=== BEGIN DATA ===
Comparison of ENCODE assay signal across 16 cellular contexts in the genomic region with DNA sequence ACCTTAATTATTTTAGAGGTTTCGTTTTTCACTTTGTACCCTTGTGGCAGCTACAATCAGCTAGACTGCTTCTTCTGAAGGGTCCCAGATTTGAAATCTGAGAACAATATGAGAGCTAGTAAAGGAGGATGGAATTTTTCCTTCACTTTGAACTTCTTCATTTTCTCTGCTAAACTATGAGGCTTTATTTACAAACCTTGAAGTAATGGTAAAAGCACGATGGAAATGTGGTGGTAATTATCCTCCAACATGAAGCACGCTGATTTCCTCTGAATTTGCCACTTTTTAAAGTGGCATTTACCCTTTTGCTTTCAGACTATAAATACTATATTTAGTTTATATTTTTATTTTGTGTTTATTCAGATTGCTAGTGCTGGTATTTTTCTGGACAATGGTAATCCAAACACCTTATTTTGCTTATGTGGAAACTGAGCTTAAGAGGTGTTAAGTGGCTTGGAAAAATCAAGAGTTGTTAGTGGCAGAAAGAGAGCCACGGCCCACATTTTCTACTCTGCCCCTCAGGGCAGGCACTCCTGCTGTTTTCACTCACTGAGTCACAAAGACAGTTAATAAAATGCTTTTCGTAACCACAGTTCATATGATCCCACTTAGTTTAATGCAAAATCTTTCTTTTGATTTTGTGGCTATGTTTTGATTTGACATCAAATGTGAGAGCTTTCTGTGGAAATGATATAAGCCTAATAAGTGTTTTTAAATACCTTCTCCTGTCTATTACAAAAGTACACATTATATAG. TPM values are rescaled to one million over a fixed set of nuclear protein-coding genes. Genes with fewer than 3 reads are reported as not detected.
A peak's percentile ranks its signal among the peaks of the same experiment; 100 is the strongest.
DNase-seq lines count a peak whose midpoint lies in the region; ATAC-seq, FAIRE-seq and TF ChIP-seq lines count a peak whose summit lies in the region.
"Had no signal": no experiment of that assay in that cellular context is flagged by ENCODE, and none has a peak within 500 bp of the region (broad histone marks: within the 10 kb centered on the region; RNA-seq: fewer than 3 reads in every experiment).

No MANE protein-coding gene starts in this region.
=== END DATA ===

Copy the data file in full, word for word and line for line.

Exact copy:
Comparison of ENCODE assay signal across 16 cellular contexts in the genomic region with DNA sequence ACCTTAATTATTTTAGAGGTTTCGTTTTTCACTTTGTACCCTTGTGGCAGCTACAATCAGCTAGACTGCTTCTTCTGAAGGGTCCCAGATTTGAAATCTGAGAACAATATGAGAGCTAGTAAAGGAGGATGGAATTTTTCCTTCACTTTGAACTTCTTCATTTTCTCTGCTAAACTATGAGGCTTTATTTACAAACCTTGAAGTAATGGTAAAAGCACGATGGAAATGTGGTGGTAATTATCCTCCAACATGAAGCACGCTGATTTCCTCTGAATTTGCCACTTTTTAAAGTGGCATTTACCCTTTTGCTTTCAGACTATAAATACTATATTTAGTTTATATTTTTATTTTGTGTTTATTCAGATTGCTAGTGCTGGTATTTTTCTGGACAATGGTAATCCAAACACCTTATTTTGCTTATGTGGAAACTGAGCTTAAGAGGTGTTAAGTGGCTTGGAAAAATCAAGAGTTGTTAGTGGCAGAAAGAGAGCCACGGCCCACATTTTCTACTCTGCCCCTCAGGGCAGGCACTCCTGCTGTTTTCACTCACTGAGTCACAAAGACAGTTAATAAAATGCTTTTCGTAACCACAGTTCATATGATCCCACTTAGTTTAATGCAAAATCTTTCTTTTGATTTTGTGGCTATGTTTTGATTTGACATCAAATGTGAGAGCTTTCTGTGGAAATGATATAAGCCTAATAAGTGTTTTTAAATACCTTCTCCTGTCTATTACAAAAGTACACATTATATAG. TPM values are rescaled to one million over a fixed set of nuclear protein-coding genes. Genes with fewer than 3 reads are reported as not detected.
A peak's percentile ranks its signal among the peaks of the same experiment; 100 is the strongest.
DNase-seq lines count a peak whose midpoint lies in the region; ATAC-seq, FAIRE-seq and TF ChIP-seq lines count a peak whose summit lies in the region.
"Had no signal": no experiment of that assay in that cellular context is flagged by ENCODE, and none has a peak within 500 bp of the region (broad histone marks: within the 10 kb centered on the region; RNA-seq: fewer than 3 reads in every experiment).

No MANE protein-coding gene starts in this region.